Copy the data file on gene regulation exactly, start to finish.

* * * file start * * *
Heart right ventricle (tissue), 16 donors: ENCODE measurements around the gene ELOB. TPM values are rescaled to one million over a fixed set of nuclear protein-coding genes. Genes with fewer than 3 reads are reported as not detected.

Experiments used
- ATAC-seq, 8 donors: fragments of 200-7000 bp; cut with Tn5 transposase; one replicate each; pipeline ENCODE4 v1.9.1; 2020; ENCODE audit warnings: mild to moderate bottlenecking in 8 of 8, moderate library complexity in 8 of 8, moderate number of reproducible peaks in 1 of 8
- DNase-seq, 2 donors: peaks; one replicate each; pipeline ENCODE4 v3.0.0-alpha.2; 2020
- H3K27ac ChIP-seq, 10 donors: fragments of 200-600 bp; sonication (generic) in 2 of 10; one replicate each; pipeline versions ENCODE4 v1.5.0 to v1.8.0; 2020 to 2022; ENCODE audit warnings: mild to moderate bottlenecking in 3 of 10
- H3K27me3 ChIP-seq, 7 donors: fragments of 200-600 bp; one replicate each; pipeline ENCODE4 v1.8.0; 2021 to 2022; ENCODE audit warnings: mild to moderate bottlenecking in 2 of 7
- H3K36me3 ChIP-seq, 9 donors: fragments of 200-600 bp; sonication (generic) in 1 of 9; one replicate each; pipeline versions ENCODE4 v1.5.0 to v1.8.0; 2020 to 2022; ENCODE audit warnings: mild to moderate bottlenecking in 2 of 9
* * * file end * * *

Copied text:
Heart right ventricle (tissue), 16 donors: ENCODE measurements around the gene ELOB. TPM values are rescaled to one million over a fixed set of nuclear protein-coding genes. Genes with fewer than 3 reads are reported as not detected.

Experiments used
- ATAC-seq, 8 donors: fragments of 200-7000 bp; cut with Tn5 transposase; one replicate each; pipeline ENCODE4 v1.9.1; 2020; ENCODE audit warnings: mild to moderate bottlenecking in 8 of 8, moderate library complexity in 8 of 8, moderate number of reproducible peaks in 1 of 8
- DNase-seq, 2 donors: peaks; one replicate each; pipeline ENCODE4 v3.0.0-alpha.2; 2020
- H3K27ac ChIP-seq, 10 donors: fragments of 200-600 bp; sonication (generic) in 2 of 10; one replicate each; pipeline versions ENCODE4 v1.5.0 to v1.8.0; 2020 to 2022; ENCODE audit warnings: mild to moderate bottlenecking in 3 of 10
- H3K27me3 ChIP-seq, 7 donors: fragments of 200-600 bp; one replicate each; pipeline ENCODE4 v1.8.0; 2021 to 2022; ENCODE audit warnings: mild to moderate bottlenecking in 2 of 7
- H3K36me3 ChIP-seq, 9 donors: fragments of 200-600 bp; sonication (generic) in 1 of 9; one replicate each; pipeline versions ENCODE4 v1.5.0 to v1.8.0; 2020 to 2022; ENCODE audit warnings: mild to moderate bottlenecking in 2 of 9